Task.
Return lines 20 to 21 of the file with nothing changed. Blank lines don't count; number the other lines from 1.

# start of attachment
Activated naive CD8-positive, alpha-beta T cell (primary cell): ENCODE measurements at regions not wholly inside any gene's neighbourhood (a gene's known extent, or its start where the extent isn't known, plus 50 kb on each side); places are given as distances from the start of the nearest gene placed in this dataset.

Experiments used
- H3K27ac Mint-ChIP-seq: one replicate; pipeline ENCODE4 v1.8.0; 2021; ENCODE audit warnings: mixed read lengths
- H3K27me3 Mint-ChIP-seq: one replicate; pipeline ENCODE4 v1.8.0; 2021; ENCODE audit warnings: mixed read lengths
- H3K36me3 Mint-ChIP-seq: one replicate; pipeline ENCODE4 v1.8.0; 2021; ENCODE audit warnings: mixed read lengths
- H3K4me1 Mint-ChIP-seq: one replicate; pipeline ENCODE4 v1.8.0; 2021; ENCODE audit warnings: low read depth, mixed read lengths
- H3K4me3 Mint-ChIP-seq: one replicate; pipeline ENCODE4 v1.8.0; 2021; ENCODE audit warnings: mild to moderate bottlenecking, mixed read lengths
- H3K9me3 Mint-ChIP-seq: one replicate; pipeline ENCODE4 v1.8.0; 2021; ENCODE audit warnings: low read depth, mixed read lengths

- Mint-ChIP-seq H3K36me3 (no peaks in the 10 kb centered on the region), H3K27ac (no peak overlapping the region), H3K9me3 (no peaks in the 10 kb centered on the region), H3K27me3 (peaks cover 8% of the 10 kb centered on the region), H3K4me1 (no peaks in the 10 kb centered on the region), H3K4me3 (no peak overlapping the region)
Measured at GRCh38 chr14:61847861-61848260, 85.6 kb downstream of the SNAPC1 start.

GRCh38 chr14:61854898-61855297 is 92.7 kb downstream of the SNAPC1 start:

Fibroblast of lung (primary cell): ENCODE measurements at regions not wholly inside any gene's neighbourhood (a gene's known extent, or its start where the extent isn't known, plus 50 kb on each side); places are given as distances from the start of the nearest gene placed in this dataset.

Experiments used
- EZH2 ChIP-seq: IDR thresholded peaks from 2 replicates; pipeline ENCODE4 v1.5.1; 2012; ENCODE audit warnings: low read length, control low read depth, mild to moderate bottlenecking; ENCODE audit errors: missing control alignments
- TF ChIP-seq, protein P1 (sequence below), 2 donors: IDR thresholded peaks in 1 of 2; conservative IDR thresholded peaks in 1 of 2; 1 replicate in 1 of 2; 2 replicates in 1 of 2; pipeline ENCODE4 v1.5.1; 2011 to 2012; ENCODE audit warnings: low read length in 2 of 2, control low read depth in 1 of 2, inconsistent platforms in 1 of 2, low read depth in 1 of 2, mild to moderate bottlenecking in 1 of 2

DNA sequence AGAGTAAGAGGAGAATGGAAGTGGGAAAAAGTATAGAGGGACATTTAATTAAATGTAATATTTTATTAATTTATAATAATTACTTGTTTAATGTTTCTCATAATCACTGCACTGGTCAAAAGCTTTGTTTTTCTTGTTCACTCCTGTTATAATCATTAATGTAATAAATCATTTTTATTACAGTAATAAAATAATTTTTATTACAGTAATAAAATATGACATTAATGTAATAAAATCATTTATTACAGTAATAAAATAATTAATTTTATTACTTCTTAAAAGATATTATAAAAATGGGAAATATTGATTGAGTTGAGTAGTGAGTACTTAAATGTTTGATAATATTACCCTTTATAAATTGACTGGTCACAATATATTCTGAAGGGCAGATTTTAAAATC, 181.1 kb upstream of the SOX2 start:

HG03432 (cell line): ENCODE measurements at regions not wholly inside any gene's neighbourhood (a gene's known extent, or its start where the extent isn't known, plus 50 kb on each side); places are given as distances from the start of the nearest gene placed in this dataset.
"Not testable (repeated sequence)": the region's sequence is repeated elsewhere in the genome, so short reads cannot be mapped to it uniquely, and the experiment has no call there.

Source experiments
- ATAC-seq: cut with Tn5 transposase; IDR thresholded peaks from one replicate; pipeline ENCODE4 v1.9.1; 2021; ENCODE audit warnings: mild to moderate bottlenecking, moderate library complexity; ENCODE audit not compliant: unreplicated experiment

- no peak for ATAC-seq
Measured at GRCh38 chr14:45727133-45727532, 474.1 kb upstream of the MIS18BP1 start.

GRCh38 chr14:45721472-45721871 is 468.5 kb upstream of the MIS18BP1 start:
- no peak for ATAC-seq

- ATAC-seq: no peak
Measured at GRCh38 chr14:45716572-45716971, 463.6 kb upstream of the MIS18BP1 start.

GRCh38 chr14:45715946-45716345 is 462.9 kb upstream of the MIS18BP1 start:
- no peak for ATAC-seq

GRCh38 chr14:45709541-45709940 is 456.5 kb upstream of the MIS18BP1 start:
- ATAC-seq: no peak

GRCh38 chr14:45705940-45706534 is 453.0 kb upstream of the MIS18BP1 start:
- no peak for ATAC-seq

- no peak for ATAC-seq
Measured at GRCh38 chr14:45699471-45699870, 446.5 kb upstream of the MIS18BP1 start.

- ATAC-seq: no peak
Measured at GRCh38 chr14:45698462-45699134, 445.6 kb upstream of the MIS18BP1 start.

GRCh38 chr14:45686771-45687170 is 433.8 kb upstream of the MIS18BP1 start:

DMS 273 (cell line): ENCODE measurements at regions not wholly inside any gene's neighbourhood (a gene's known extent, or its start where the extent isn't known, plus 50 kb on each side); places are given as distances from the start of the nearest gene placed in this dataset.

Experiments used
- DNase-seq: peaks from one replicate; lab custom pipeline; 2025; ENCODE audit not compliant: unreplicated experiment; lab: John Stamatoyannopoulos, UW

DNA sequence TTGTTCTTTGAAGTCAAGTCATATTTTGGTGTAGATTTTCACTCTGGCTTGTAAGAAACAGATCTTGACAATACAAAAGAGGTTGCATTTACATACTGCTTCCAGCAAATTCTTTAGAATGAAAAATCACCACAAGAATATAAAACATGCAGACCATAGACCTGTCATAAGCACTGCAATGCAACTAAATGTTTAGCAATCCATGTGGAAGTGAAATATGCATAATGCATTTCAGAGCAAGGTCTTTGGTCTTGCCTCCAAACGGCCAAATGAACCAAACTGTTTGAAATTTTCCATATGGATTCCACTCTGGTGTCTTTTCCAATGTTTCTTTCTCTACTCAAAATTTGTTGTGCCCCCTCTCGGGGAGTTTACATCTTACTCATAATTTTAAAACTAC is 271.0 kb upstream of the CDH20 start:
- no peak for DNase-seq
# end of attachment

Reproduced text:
- ATAC-seq: cut with Tn5 transposase; IDR thresholded peaks from one replicate; pipeline ENCODE4 v1.9.1; 2021; ENCODE audit warnings: mild to moderate bottlenecking, moderate library complexity; ENCODE audit not compliant: unreplicated experiment

- no peak for ATAC-seq